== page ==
Joel McGregor, University of Newcastle:
Last month, the Crime and Governance thematic group hosted a one-day symposium on the theme, ‘Crime Control in the 21st Century’. Held at the University of Newcastle Sydney campus, the day was well attended by TASA members, other academics non-members and practitioners.
We were extremely fortunate to host two brilliant keynote speakers. The first was Eileen Baldry, Deputy Vice Chancellor Inclusion and Diversity and Professor of Criminology at University of New South Wales. She has an extensive research and publication history, being the chief investigator on 16 ARC, NH&MRC, AHURI and other category 1 grants and 22 category 2–4 grants. Eileen presented a fascinating paper on hyperincarceration, criminalisation and control. Through her detailed account of the growth in the prison population, Eileen argued that we are not seeing mass incarceration but rather hyperincarceration. This is the incarceration of minority groups who are being controlled, systematically criminalised and entrenched within the criminal justice system.
Xanthé Mallett gave the second keynote address. Xanthé is a criminologist and forensic practitioner, author of Mothers Who Murder, TV presenter, CEO of Forensic Human Identification and discipline leader of Criminology at the University of Newcastle. She demonstrated how innocence initiatives are keeping the criminal justice system ‘honest’. Using the case study of Keli Lane, Xanthé detailed the flaws in the original investigation outlining how Lane was convicted of murder with no body, evidence, motive or witnesses. She argued for the potential of wrongful convictions within the criminal justice system and, therefore, the need for innocence initiatives.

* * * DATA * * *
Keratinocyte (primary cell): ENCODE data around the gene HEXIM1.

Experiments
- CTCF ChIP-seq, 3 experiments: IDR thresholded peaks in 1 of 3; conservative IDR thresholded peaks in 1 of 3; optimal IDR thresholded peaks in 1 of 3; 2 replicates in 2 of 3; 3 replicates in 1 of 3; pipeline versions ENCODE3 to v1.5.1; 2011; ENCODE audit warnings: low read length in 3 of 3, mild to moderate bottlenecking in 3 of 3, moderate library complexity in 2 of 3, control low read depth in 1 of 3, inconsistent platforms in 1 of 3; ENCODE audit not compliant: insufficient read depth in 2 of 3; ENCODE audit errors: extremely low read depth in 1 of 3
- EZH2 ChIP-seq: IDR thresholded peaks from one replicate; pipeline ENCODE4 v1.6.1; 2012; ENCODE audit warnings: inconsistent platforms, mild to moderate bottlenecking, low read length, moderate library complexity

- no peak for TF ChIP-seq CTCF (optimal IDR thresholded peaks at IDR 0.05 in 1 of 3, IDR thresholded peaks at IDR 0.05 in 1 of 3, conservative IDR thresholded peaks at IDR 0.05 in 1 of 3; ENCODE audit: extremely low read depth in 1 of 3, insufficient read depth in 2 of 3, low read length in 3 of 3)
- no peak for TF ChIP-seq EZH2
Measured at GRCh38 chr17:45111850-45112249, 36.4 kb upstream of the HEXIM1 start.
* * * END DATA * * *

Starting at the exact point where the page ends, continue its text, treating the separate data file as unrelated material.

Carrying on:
It was a great pleasure to welcome both speakers to the symposium. Their extensive academic history meant that the postgraduate presenters were provided with valuable feedback on their presentations.
Five wonderful presentations complimented the keynote speakers. Harriet Westcott provided a commentary on risk classification tools for young offenders; Megan McElhone explored the policing of ‘Middle Eastern Crime’; Michelle Peterie delivered a captivating account of the ‘Secondary Prisonisation’ in Australia’s Onshore Immigration Detention Network; and, Malory Plummer presented on the efficacy of New South Wales grooming laws. Ben Lohmeyer presented on neoliberal violence and restorative practices with young people. Ben joined us from Flinders University and was the recipient of a travel bursary (funded through the Thematic Group Support Scheme). During his trip to NSW he also gave a presentation at the University of Newcastle’s Sociology and Anthropology seminar series.
All these papers were fascinating and provided excellent insight into each presenter’s field of research. The presentations stimulated excellent discussion and the presenters were offered valuable feedback.
The Crime and Governance thematic group would like to acknowledge and thank TASA and the School of Humanities and Social Science (University of Newcastle) for their generous support. As well, we express our gratitude to all speakers who made the day so enjoyable.